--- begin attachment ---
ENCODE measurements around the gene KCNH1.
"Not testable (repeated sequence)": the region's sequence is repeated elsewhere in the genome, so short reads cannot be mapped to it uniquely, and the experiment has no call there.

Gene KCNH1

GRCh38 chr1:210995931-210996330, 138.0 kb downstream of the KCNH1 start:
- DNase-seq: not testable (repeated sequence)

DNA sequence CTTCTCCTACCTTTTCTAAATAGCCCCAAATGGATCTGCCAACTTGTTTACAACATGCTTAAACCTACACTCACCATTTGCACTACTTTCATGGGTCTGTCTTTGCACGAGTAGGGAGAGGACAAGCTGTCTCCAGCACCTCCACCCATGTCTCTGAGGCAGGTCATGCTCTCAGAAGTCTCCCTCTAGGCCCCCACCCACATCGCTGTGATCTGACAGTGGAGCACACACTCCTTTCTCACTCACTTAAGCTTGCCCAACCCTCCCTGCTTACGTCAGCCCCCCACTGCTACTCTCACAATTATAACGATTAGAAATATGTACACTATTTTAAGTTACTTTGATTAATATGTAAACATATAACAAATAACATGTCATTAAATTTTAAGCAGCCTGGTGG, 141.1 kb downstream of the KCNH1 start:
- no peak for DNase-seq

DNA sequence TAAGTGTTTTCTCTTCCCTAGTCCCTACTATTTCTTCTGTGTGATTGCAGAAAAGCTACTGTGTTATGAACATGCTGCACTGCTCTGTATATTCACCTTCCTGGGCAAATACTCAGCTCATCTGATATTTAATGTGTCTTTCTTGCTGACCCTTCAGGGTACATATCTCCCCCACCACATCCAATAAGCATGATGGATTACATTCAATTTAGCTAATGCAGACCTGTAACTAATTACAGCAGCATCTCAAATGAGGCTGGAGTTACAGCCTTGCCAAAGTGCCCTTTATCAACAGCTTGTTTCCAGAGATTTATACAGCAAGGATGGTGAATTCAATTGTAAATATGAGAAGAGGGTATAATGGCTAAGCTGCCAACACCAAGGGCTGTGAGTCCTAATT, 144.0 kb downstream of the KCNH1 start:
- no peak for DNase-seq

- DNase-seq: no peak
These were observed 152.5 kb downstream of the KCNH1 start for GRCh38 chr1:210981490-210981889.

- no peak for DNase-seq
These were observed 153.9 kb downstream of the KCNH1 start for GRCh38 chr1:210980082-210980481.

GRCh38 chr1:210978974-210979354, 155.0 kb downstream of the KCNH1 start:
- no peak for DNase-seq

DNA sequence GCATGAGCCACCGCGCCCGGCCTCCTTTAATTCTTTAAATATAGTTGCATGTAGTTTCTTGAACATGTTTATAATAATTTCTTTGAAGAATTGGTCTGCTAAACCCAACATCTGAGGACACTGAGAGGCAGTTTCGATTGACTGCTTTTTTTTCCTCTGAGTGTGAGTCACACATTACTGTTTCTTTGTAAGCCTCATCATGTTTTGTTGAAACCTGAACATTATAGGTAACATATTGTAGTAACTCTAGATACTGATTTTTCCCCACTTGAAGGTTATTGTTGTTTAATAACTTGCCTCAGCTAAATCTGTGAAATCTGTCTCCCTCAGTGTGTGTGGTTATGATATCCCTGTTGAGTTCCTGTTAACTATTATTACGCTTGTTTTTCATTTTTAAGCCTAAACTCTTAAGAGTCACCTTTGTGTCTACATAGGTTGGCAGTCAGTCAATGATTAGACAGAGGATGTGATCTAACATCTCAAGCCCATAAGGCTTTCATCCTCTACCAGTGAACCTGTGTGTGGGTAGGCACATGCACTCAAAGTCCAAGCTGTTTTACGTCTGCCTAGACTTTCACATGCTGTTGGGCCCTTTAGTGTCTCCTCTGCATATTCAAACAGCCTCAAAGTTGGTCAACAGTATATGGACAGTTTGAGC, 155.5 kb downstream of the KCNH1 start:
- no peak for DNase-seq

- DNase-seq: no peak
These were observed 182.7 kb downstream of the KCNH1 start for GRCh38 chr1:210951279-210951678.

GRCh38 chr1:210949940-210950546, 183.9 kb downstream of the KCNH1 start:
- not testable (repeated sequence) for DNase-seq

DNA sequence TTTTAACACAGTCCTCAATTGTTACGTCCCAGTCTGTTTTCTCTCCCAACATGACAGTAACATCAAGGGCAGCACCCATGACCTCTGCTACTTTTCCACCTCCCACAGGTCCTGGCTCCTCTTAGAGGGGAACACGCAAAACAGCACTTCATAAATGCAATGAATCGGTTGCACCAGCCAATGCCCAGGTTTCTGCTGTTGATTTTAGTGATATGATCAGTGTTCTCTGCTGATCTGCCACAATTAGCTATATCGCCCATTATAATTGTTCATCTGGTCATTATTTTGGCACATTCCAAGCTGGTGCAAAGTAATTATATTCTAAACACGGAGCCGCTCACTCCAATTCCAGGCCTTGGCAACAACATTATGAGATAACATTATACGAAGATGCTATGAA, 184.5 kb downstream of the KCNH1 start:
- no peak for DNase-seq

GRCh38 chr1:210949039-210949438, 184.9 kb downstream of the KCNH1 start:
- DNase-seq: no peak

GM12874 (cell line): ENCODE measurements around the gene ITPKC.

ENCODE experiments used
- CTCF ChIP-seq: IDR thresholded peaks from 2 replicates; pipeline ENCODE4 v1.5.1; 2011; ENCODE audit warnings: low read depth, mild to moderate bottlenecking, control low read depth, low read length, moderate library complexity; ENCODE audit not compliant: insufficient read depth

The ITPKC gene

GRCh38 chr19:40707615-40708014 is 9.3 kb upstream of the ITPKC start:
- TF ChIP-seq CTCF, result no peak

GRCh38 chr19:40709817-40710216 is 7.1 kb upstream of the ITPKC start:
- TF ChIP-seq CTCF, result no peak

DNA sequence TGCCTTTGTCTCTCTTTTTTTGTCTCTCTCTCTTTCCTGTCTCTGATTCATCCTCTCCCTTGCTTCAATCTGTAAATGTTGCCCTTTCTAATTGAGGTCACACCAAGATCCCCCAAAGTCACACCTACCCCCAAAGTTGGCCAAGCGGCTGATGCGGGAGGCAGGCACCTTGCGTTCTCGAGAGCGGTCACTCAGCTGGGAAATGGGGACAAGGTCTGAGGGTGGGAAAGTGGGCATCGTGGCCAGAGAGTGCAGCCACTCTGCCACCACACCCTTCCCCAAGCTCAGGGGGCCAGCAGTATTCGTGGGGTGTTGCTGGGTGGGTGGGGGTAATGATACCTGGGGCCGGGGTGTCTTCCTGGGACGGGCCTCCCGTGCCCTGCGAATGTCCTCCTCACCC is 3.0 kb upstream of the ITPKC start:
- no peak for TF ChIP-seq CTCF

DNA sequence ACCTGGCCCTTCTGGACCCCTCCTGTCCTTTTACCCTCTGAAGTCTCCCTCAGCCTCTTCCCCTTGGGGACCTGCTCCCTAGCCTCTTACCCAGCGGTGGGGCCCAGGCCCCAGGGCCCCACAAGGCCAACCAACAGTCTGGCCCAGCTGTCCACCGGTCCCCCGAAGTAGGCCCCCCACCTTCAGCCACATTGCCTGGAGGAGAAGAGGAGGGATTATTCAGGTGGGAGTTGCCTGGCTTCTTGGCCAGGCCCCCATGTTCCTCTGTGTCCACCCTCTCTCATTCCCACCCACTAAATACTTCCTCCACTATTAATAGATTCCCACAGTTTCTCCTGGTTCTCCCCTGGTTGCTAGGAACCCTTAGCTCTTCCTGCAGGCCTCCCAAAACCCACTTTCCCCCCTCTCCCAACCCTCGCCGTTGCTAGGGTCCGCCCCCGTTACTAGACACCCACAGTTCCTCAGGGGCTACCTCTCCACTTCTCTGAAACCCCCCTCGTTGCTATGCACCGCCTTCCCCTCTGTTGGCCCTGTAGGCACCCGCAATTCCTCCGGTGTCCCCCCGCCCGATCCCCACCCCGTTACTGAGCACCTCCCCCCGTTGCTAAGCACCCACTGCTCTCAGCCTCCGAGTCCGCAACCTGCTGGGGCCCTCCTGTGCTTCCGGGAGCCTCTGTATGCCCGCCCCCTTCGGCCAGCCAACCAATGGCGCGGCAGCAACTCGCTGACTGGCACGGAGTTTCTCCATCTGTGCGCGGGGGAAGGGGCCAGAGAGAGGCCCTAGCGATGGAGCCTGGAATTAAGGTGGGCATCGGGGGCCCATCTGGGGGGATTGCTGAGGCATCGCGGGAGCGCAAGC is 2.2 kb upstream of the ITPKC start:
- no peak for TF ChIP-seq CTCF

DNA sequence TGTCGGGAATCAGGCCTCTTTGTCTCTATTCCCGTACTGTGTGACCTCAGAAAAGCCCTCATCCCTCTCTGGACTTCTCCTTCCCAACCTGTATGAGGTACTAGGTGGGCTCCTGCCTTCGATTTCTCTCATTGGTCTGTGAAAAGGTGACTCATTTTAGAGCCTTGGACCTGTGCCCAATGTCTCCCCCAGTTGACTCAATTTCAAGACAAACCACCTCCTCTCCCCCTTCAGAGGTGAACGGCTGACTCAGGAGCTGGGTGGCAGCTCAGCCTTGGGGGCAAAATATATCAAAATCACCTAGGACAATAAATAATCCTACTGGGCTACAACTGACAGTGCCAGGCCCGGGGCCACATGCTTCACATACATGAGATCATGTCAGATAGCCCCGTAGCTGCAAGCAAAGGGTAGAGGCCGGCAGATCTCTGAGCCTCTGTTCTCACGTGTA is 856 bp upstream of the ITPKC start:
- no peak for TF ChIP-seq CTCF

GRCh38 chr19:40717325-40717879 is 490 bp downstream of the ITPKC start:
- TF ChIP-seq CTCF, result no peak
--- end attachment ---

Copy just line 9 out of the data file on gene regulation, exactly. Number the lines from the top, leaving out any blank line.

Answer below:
- no peak for DNase-seq